Thursday, 18 October 2012

Crisp Criticism - "A Cat in Paris", "Chico and Rita", "Lawless", "On the Road", "Killer Joe"

A Cat in Paris (2012/France)   **

In Paris, a cat who lives a secret life as a cat burglar's aide must come to the rescue of the little girl he lives with, after she falls into a gangster's clutches.
A trifle: a congenial animated comedy/thriller with a quaint charm to its simplistic animation. But one forgets it once it’s over.

wd – Alain Gagnol, Jean-Loup Felicioli
pd – Jean-Loup Felicioli
m – Serge Besset
ed – Herve Guichard

p – Jacques-Remy Girerd

Cast: Dominique Blanc, Bernadette Lafont, Bruno Salomone, Jean Benguigui, Oriane Zani, Bernard Bouillon

Chico and Rita (2012/)   *

A young Cuban piano player falls for a beautiful nightclub singer.
A somewhat disappointing endeavour, marrying astute animation and a ripe style with dull characters and a duller story. Even the music seems deficient.

d – Tono Errando, Javier Mariscal, Fernando Trueba
w – Ignacio Martinez de Pison, Fernando Trueba
m – Bebo Valdes
ed – Arnau Quiles

p – Santi Errando, Cristina Huete, Martin Pope, Michael Rose

Cast: Limara Meneses, Eman Xor Oña, Mario Guerra

Lawless (2012/US)   **

A bootlegging gang in Franklin County, Virginia is threatened by a new deputy who wants a cut of their profits.
Although the narrative doesn’t flow as a whole, with missing beats, needless longueurs and unnecessary asides, this is an effective and gripping gangster picture that pleasantly goes for purity rather than irony.

d – John Hillcoat
w – Nick Cave   (Based on the Novel by Matt Bondurant)
ph – Denoit Delhomme
pd – Chris Kennedy
m – Nick Cave, Warren Ellis
ed – Dylan Tichenor
cos – Margot Wilson

p – Douglas Wick, Michael Benaroya, Megan Ellison, Lucy Fisher

Cast: Shia LaBeouf, Tom Hardy, Guy Pearce, Jessica Chastain, Mia Wasikowska, Gary Oldman, Jason Clarke, Dane DeHaan

On the Road (2012/US/UK/Brazil/France)

A young writer, his free-spirited friend and the friend’s girl travel across America and encounter a mix of people who each impact them.
Fake, empty, dreary adaptation of Kerouac’s novel that never adheres to the desired charisma of its apparent time, setting and inhabitants because it’s too caught up with the imbecilic fashions of modern cinema, which include constant jump-cutting, celebrity cameos, naked flesh, murky photography and a nostalgic score. A complete failure.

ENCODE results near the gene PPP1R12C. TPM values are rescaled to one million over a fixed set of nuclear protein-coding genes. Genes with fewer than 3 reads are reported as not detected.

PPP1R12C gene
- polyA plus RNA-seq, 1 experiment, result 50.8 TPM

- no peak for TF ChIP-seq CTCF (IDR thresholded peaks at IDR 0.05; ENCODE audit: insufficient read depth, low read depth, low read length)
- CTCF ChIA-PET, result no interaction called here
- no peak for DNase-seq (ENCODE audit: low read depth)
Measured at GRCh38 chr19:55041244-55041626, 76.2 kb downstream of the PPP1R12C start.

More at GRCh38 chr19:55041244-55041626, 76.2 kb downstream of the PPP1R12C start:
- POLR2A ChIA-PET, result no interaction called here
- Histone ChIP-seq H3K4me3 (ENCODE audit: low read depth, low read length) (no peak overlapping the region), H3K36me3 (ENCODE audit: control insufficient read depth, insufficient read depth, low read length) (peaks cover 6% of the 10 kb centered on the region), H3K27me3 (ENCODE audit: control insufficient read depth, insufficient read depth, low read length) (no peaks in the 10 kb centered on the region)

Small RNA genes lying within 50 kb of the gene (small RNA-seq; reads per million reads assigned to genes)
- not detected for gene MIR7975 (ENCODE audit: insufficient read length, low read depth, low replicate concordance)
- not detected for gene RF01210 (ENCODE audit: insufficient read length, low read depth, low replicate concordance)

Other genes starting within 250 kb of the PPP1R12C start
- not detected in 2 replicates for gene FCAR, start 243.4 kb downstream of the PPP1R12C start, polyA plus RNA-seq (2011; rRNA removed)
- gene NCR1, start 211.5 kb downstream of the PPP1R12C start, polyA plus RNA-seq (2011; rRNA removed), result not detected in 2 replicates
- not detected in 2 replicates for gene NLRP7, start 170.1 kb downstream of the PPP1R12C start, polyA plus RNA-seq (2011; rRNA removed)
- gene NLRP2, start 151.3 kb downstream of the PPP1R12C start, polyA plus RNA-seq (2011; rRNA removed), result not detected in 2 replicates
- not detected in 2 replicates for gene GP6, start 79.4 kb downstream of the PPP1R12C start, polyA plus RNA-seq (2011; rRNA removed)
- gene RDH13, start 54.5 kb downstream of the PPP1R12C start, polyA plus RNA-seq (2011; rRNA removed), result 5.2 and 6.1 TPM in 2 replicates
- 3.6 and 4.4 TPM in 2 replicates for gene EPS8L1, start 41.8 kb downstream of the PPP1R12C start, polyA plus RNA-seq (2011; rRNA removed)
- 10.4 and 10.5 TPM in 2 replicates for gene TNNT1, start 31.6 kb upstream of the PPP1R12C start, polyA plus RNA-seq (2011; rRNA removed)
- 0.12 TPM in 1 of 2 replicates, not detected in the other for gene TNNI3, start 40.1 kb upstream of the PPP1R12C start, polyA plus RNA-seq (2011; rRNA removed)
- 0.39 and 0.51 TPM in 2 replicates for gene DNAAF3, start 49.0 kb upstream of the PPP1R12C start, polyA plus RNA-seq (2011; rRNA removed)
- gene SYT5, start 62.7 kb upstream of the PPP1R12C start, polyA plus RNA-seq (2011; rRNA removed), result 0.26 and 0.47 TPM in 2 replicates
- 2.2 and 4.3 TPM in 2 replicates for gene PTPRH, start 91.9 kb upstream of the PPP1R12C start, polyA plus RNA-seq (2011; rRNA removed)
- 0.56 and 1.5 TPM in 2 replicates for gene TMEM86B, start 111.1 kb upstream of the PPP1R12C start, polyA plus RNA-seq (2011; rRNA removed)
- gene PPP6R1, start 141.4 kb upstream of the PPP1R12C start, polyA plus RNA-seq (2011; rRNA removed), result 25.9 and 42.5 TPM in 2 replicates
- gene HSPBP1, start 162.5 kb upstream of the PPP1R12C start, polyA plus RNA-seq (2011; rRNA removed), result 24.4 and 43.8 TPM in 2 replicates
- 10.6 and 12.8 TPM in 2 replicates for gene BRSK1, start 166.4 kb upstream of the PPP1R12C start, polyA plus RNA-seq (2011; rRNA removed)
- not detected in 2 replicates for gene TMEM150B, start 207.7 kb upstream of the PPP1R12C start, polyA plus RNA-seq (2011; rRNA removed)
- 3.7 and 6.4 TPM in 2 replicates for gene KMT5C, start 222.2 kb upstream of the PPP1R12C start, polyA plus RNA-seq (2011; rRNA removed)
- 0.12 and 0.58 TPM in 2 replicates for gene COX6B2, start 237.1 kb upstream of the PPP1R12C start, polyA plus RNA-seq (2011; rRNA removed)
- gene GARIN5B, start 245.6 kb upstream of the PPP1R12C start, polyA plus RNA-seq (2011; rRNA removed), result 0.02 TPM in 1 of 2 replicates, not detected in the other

d – Walter Salles
w – Jose Rivera   (Based on the Novel by Jack Kerouac)
ph – Eric Gautier
pd – Carlos Conti
m – Gustavo Santaolalla
ed – Francois Gédigier
cos – Danny Glicker

p – Charles Gillibert, Nathanaël Karmitz, Rebecca Yeldham

Cast: Garrett Hedlund, Sam Riley, Kristen Stewart, Amy Adams, Tom Sturridge, Danny Morgan, Alice Braga, Elisabeth Moss, Kirsten Dunst, Viggo Mortensen, Steve Buscemi, Terrence Howard, Marie-Ginette Guay

Killer Joe (2012/US)   **

When a debt puts a young man's life in danger, he turns to putting a hit out on his evil mother in order to collect the insurance.
A film that blatantly makes one question one’s own reaction to it, even on the simplest level of whether it is enjoyable or not. It contains savage repugnance, a fearless cast and some awkward lurches, with its stage origins intrusively obvious. More than anything, it is an example of the mastery of its director who, in his mid-seventies, is still finding new areas of the ocean to swim in.

d – William Friedkin
w – Tracy Letts   (Based on the Play by Tracy Letts)
ph – Caleb Deschanel
pd – Franco-Giacomo Carbone
m – Tyler Bates
ed – Darrin Navarro
cos – Peggy A. Schnitzer

p – Nicolas Chartier, Scott Einbinder

Cast: Matthew McConaughey, Emile Hirsch, Juno Temple, Gina Gershon, Thomas Haden Church, Marc Macaulay

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